If you could directly pay to get better access to a specific service, then just any tom dick or harry could come up with some great idea that requires a good IP connection, implement it, and then get their customers to also sign up for a 'premium' connection to their service. So, they can slowly build up their business, self-bootstrappin

      • by Canazza (1428553)

        All it requires is for them to snag the Beatles, AC/DC, Led Zep, Metallica, Pink Floyd, and all the other big artists that Spotify have failed to get (And I don't mean covers, tribute bands or compilations. You can get a few AC/DC tracks from the Iron Man Movie soundtrack but that's it) and they'll be set.

        • by martijnd (148684)

          > All it requires is for them to snag the Beatles, AC/DC, Led Zep, Metallica, Pink Floyd,

          Seriously does anyone actually miss those dinosaurs? The people who enjoy their music already have the LP / CD / DAT / DVD-Audio / Directors Cut / UnCut / Life in Wembley / Re-Union / Retirement editions. And they produce nothing new...

          • by Canazza (1428553) on Monday April 04, 2011 @04:30AM (#35705736)

            Wow... dinosaurs.

            Theres alot of people out there who weren't around when these bands were making their music, like me, who are discovering it for the first time and don't have the luxury, or the inclination, to go out and buy their entire back catalogue. The benifits of Spotify and probably BTs new one, is that I can listen to music from artists I like that I haven't heard before because it's either too rare, or I'm cautious about actually buying because I don't know what it's like.

            Just because you don't like them, and just because they've not released anything lately, doesn't mean they're worthless.

            • Theres alot of people out there who weren't around when these bands were making their music, like me, who are discovering it for the first time and don't have the luxury, or the inclination, to go out and buy their entire back catalogue. The benifits of Spotify and probably BTs new one, is that I can listen to music from artists I like that I haven't heard before because it's either too rare, or I'm cautious about actually buying because I don't know what it's like.

              That's why you download through "alternate means," means that involve pirates and bays. That way, you get an "extended trial version."

          • by Chrisq (894406)

            > All it requires is for them to snag the Beatles, AC/DC, Led Zep, Metallica, Pink Floyd,

            Seriously does anyone actually miss those dinosaurs? The people who enjoy their music already have the LP / CD / DAT / DVD-Audio / Directors Cut / UnCut / Life in Wembley / Re-Union / Retirement editions. And they produce nothing new...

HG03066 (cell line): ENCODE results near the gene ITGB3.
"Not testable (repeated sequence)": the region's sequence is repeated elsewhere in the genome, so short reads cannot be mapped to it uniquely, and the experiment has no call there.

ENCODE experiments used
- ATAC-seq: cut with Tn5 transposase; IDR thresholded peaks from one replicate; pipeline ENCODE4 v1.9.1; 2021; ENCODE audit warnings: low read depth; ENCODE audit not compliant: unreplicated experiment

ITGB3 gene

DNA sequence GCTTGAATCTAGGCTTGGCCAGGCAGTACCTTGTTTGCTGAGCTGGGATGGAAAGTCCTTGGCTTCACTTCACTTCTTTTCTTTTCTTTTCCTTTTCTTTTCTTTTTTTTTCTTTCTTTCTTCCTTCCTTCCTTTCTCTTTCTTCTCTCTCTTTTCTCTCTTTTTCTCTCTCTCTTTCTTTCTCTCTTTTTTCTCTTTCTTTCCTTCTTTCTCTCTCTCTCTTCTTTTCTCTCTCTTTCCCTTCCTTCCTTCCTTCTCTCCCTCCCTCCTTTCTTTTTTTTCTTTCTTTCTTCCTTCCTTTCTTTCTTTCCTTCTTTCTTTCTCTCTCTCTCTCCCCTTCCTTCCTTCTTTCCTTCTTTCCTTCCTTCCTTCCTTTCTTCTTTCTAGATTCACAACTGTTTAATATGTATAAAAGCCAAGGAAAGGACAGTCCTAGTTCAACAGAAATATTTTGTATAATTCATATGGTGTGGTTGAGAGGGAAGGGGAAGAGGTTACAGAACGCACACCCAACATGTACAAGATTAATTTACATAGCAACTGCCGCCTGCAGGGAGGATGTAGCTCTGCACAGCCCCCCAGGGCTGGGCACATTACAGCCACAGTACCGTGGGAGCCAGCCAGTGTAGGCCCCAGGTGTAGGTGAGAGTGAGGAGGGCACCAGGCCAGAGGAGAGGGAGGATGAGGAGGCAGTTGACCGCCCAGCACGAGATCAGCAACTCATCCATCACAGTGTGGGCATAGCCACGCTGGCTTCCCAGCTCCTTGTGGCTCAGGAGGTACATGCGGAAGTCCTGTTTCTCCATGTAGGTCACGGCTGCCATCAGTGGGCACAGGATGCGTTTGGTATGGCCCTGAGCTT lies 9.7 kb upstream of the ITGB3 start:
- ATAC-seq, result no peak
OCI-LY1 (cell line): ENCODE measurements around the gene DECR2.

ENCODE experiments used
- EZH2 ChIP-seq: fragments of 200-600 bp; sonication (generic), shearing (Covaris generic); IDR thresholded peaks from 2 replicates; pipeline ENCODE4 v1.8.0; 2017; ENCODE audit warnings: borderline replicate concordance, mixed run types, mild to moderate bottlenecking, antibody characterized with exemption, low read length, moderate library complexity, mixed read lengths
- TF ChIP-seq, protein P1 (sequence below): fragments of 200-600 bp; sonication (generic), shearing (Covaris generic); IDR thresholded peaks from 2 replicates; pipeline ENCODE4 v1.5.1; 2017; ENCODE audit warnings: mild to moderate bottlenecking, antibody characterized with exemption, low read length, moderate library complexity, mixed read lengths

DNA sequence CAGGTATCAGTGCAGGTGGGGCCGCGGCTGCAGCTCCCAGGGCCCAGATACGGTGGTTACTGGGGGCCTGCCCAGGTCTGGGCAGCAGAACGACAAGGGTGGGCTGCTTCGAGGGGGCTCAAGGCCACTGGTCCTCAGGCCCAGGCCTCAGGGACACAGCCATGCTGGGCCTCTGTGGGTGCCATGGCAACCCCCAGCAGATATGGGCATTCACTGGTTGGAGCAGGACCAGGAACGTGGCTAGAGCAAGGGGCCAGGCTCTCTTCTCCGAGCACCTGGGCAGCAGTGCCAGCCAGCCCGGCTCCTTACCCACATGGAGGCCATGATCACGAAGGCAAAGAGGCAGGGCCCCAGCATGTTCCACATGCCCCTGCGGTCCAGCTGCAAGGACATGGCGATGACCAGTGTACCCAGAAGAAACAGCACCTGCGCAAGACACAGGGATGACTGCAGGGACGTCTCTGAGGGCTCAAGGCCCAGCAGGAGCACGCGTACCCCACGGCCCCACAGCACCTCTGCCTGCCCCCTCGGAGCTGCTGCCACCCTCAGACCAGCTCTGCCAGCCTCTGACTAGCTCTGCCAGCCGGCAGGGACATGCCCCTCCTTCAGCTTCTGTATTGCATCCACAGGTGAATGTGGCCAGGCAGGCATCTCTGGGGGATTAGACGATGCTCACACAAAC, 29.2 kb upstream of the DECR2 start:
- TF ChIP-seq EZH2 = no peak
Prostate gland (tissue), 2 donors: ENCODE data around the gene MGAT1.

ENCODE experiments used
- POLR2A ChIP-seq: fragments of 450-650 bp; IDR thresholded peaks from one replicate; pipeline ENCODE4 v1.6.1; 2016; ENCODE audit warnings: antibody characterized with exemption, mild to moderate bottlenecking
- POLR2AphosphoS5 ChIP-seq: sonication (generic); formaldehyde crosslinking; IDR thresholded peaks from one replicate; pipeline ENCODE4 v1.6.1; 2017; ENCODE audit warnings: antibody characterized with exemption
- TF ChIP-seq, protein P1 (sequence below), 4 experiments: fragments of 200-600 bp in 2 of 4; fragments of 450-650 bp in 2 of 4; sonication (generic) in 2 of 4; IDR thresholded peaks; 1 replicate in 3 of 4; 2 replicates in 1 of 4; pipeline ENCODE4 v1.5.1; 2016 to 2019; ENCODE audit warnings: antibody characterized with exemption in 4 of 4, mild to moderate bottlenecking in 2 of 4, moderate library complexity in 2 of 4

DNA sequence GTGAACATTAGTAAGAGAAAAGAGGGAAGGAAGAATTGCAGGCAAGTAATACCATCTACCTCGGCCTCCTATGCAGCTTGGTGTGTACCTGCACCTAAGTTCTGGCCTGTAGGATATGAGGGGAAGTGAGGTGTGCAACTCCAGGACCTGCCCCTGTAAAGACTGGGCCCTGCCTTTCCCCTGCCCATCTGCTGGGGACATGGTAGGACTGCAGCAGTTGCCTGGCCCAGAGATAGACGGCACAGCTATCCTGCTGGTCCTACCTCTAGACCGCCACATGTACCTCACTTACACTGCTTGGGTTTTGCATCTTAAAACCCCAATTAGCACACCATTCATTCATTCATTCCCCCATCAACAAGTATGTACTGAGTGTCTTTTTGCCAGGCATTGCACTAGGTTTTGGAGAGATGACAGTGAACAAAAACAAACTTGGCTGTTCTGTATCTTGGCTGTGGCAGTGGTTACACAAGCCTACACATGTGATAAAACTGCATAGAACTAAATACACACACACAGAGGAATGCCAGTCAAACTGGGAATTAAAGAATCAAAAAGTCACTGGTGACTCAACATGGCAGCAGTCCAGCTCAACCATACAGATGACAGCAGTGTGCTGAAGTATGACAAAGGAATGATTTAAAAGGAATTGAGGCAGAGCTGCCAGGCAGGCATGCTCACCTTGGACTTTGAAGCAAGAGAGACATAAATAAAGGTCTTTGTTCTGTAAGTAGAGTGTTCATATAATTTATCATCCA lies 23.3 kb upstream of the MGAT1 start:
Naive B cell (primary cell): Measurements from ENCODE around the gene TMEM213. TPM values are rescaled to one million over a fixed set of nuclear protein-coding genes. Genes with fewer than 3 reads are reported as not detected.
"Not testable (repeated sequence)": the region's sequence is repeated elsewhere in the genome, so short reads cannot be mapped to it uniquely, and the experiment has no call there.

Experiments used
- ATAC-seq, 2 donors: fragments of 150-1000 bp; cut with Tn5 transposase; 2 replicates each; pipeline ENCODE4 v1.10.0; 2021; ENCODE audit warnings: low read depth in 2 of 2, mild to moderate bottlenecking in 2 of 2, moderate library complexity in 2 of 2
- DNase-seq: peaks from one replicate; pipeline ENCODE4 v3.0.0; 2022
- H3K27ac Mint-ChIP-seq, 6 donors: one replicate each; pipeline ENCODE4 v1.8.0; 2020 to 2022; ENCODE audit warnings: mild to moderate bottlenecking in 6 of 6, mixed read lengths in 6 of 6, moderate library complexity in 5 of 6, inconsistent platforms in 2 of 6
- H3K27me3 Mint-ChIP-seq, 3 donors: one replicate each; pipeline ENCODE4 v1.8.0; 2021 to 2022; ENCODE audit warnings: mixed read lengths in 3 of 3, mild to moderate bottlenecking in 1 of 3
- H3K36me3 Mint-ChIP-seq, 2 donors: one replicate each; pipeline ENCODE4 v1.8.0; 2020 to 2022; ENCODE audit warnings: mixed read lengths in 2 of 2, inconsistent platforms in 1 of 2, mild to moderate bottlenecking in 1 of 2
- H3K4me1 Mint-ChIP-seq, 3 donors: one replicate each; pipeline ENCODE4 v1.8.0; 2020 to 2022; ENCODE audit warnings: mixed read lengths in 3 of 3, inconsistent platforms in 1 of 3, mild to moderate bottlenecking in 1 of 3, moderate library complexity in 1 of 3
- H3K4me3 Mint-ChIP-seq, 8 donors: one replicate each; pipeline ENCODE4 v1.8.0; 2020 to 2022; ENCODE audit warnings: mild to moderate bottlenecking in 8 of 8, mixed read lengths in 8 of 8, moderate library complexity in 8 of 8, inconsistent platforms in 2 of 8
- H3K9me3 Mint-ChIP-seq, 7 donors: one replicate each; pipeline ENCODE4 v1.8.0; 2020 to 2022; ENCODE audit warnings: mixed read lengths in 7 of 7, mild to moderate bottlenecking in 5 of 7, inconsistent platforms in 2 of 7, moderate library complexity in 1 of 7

You didn't mention my 8-track you insensitive clod.

          • by DMFNR (1986182)

            AC/DC's new album was actually pretty good!

          • by tehcyder (746570)

            And they produce nothing new...

            So? Do you equate novelty with quality? Mozart and Beethoven haven't written anything new for two hundred years, so they must be crap?
            Grow up.

          • I think dinosaurs are cool.

      • by AmiMoJo (196126)

        BT already throttle iPlayer and YouTube in the evenings so I'd imagine they would do the same to Spotify as well.

    • by cultiv8 (1660093)
      It wouldn't surprise me if we see the majority of ISPs offering music download services within the next 2-3 years. After all, isn't this what the music wants (and can control)?
    • by Kjella (173770)

      Let's hope they don't simply find it easier to degrade the quality of competing services. I get nervous (and cynical) when my ISP wants to sell me anything other than a pipe for bits.

      I don't think they'd dare. An ISP is a lot more dependent on having content than the content providers are on that ISP and lockout is a very powerful tool. The day you visit facebook.com and get a page saying "Your ISP is a retard. Change ISP to get Facebook." is the day they lose half their customers. There was a few attempts at this in Norway around 2006-2007 as online video was taking off, the content providers gave them the finger, the customers complained and as far as I know the idea died there.